No Shoes

When or if you travel to Japan and hope to explore some of Japan’s historical buildings/temples (buddhist or shinto temples usually) you should probably expect there to be an instance where you’ll be required to take off your shoes. In Japanese traditional culture and modern culture shoes are to be left at the door when you enter homes. This also applies to Temples you may visit, at least 3 out of the 4 temples I visited in Japan had at least one area where you were perhaps not required but expected to remove your shoes. This is kind of nice because I spent most of my time in my shoes and wanted to get them off. It also keeps the floors very clean. Instead of wearing shoes around their house the Japanese wear slippers which whenever you visit a Japanese hotel you will be provided with a pair of slippers to walk around in. I even saw a Japanese woman wearing slippers on our flight back from Japan to go to the bathroom because she had taken her shoes off.  We take our shoes off in our homes in America but it is not expected and sometimes even discouraged.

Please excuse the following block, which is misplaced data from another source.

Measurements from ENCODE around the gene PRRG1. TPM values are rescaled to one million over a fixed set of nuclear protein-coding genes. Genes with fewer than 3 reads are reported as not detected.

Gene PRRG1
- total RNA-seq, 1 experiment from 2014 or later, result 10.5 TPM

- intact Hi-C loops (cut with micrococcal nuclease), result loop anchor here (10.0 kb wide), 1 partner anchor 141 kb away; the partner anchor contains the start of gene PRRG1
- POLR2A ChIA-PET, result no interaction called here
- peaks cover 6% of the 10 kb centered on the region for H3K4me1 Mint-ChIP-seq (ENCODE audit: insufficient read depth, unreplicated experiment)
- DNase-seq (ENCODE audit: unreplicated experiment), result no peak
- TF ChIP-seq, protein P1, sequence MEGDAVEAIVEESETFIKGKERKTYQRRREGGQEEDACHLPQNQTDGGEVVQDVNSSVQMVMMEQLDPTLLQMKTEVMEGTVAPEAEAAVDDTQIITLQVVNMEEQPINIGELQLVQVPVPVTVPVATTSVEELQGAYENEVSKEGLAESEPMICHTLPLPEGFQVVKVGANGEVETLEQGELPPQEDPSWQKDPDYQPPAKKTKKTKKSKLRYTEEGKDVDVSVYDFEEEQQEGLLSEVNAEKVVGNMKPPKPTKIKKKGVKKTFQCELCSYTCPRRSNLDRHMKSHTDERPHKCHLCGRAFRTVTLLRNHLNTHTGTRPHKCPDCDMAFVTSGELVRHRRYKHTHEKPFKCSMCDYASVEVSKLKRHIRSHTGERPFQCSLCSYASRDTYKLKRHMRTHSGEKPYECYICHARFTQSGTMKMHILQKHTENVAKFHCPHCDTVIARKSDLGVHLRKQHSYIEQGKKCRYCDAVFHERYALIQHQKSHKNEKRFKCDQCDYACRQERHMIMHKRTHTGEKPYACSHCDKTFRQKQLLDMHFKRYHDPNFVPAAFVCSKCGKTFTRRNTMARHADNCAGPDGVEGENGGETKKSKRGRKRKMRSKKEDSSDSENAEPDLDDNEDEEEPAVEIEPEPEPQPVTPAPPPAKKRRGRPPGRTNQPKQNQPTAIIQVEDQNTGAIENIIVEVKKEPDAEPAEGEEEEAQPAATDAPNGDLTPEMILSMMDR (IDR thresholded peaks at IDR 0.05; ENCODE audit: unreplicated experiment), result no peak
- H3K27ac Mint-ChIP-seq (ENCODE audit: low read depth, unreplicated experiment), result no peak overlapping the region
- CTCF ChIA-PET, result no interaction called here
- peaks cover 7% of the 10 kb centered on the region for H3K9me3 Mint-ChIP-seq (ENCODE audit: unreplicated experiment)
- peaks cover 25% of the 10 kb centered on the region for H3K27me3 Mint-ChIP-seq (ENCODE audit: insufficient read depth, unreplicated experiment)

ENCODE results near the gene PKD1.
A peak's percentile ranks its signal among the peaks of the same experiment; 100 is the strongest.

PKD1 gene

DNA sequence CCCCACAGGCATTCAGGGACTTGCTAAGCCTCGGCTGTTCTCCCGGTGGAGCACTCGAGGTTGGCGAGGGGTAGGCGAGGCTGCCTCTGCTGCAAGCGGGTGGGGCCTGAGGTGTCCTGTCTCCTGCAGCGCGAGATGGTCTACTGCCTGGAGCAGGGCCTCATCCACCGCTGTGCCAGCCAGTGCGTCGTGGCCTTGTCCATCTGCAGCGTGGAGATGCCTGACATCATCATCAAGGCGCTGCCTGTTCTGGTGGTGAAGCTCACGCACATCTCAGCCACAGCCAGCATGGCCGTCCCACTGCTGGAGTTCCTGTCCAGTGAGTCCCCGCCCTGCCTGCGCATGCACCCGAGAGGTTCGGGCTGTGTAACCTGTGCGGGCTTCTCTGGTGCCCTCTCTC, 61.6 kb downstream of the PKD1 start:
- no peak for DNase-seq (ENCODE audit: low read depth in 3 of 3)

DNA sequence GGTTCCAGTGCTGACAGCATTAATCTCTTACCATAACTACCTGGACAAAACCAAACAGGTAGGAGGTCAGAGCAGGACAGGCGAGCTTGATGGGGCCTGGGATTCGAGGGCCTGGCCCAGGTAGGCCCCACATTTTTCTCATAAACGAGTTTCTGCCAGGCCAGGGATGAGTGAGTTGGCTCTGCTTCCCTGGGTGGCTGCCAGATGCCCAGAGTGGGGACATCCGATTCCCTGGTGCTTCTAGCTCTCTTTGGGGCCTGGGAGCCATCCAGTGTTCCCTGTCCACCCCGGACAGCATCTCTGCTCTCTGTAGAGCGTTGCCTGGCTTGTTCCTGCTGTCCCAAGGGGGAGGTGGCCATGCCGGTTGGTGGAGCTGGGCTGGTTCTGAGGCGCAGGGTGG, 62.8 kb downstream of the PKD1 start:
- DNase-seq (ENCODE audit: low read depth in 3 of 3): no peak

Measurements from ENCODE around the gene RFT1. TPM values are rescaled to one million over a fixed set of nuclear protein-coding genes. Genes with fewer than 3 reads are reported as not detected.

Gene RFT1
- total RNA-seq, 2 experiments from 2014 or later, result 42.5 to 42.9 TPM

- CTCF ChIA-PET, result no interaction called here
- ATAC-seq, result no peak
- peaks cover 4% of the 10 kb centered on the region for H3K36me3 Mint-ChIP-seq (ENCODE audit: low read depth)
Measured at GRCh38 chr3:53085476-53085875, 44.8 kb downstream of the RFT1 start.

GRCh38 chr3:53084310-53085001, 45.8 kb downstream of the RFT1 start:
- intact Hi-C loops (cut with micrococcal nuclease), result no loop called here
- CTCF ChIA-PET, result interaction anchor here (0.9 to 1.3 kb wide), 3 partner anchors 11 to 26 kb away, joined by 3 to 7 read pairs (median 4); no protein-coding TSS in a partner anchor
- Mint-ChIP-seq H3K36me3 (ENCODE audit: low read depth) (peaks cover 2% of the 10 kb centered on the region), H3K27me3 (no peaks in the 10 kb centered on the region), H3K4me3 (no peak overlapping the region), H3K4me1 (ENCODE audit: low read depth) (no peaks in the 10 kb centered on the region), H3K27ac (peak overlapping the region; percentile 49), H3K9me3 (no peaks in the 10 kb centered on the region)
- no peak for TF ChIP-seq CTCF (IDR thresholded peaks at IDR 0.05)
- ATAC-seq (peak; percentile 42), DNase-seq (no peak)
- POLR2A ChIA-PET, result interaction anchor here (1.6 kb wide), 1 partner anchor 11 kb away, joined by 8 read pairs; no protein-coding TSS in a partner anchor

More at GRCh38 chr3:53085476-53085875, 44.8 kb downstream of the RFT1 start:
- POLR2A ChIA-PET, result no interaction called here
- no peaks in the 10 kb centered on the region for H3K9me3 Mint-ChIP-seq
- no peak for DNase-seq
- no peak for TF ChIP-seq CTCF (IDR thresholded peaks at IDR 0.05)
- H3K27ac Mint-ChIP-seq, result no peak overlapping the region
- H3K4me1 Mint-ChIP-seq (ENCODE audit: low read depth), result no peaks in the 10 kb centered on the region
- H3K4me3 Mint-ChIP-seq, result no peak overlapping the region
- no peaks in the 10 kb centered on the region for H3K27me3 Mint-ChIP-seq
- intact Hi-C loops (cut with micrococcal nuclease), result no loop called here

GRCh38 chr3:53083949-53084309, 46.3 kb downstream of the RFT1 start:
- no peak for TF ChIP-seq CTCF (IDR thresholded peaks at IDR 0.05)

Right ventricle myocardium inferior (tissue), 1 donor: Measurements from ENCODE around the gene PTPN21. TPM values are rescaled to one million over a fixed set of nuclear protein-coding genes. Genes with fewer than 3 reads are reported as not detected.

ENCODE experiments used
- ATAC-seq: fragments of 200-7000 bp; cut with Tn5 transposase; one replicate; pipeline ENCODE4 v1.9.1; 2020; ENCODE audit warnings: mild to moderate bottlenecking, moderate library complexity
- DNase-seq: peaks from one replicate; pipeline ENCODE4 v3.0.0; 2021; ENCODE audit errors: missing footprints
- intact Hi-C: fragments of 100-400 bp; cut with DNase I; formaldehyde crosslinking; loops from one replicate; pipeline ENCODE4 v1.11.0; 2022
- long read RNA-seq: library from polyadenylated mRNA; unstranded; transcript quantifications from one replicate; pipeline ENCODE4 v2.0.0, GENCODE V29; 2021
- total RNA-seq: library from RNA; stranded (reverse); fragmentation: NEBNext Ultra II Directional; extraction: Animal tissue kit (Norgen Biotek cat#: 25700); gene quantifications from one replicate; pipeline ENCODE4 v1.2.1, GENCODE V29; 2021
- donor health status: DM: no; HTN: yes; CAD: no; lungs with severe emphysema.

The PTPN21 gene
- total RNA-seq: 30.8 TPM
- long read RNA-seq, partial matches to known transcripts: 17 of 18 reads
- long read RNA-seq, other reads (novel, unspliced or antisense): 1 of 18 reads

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1 Comment »

  1. stephjones Said:

    There is definitely a cultural difference. It shows respect when you remove your shoes at the temples. I thought it was nice how they provided slippers in the hotels for us to wear. I knew what to expect when came to removing your shoes in Japan. So I wasn’t taken out of my comfort zone.


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